25. Local Anesthetic • Renders a part of the body insensitive to pain • Blocks nerve conduction • First developed in 19th century • Some of the more powerful ones developed from cocaine • No longer used as extensively because of problems with toxicity Chapter 19

  26. Dissociative Anesthetics • Dissociates person’s perception from his or her senses • May induce hallucinations • Phencyclidine (PCP) • Stored in fatty tissue • Used as animal tranquilizer • 1 in 1000 develop severe form of schizophrenia Chapter 19

  27. Depressants • Ethanol most widely used • Slows both physical and mental activity • Probably first synthetic chemical made by humans • Potentially fatal • Potent teratogen • Barbiturates • Similar effects to alcohol • Synergistic effect with alcohol Chapter 19

  28. Narcotics • Produce narcosis and relief of pain • In U.S., if also addictive, legally classified as narcotics • Opium – source of morphine • Potent painkiller, cough suppressant • Side effects: constipation, addictive, euphoria, … • First isolated in 1805 • Codeine and heroin are just chemically modified morphine Chapter 19

  29. Synthetic Narcotics • Attempts have been made to make pain reliever as good as morphine but not addictive • Best known is Demerol • Less effective than morphine • Still addictive • Methadone does not produce intoxication • Highly addictive Chapter 19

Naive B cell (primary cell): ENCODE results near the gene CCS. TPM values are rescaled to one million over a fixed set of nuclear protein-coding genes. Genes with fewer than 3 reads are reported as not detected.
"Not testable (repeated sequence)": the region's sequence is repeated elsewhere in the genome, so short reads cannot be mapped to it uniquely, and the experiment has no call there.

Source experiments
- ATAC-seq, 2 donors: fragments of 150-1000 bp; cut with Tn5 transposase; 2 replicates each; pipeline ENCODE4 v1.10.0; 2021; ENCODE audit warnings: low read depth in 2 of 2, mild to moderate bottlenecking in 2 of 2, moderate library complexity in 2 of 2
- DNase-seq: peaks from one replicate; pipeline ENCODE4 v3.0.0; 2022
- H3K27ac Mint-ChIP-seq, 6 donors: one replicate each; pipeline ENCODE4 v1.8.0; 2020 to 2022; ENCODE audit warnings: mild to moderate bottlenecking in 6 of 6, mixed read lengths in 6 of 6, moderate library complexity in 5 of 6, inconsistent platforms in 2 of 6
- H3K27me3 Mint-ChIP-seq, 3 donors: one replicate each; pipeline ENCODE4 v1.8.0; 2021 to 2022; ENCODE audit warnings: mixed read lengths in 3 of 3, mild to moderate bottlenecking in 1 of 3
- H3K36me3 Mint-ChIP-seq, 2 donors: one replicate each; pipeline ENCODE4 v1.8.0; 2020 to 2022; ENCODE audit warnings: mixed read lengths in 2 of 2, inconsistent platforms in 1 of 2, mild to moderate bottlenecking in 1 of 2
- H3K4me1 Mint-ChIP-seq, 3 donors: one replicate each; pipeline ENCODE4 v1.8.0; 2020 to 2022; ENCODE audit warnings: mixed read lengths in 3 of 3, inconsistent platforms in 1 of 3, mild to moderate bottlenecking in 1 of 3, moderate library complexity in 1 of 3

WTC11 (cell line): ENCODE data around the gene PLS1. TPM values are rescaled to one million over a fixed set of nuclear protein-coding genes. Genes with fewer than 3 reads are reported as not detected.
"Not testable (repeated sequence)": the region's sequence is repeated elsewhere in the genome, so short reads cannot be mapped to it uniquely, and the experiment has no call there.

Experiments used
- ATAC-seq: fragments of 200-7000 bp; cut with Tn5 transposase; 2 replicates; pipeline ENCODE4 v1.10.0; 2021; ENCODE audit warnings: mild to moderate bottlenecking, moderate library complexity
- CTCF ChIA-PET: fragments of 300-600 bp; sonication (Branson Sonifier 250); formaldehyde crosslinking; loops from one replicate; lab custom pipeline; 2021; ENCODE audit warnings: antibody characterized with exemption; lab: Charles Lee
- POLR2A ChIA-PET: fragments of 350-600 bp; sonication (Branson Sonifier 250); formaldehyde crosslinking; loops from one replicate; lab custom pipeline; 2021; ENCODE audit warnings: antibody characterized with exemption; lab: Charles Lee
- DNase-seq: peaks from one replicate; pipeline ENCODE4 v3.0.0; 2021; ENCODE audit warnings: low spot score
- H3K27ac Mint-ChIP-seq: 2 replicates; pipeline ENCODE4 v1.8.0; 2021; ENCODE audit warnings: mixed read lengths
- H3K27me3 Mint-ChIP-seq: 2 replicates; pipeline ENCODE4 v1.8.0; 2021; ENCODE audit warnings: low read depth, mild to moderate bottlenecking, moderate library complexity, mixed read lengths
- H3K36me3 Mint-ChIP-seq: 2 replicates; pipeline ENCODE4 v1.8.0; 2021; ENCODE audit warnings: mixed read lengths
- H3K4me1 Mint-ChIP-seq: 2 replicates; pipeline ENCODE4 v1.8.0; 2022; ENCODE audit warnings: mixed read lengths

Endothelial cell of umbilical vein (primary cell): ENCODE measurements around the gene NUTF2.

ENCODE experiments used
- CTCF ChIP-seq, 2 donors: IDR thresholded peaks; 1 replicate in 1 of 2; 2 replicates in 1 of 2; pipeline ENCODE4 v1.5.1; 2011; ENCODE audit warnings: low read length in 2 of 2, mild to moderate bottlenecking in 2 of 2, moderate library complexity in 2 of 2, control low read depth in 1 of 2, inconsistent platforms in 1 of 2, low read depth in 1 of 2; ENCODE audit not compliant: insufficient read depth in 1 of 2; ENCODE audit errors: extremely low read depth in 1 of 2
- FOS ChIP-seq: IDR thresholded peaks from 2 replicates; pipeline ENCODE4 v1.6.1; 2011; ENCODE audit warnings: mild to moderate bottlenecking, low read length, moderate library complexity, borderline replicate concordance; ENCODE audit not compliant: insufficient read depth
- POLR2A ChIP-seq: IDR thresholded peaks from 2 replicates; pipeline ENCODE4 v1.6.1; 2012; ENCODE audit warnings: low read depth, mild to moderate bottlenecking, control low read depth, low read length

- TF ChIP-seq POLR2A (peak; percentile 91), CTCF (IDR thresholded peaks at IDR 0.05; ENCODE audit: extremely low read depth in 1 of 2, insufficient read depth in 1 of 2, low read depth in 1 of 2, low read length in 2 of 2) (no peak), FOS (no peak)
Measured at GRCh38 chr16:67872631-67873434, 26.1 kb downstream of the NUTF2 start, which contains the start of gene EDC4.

30. Natural Opiates • Endorphins: naturally produced morphine-like substances • Short peptides, rapidly digested • Synthetic versions that are not easily broken down have been produced • Still addictive Chapter 19

  31. Antianxiety Agents • Antipsychotic agents for treatment of maniacal forms of depression • Reduced number of patients confined to mental hospitals • People will relapse if they go off medication • Antidepressants • Original medication is dose sensitive • Work by enhancing serotonin uptake Chapter 19

  32. Stimulants • Amphetamines: mimic natural brain amines • Based on phenylethylamines • Used for weight reduction • Large illegal drug market • Cocaine: first used as local anesthetic • Powerful stimulant • Works by preventing reabsorption of dopamine Chapter 19

  33. Caffeine and Nicotine • Caffeine probably most common stimulant • Mildly addictive • May cause chromosome damage • Nicotine: toxic to animals • Used as insecticide • Transient effect as stimulant • Toxic, especially when injected Chapter 19

  34. Psychedelics • Change way we perceive things • Most powerful probably lysergic acid diethylamide (LSD) • Exact mechanism of action unknown • Need only very small doses: 10–100 g Chapter 19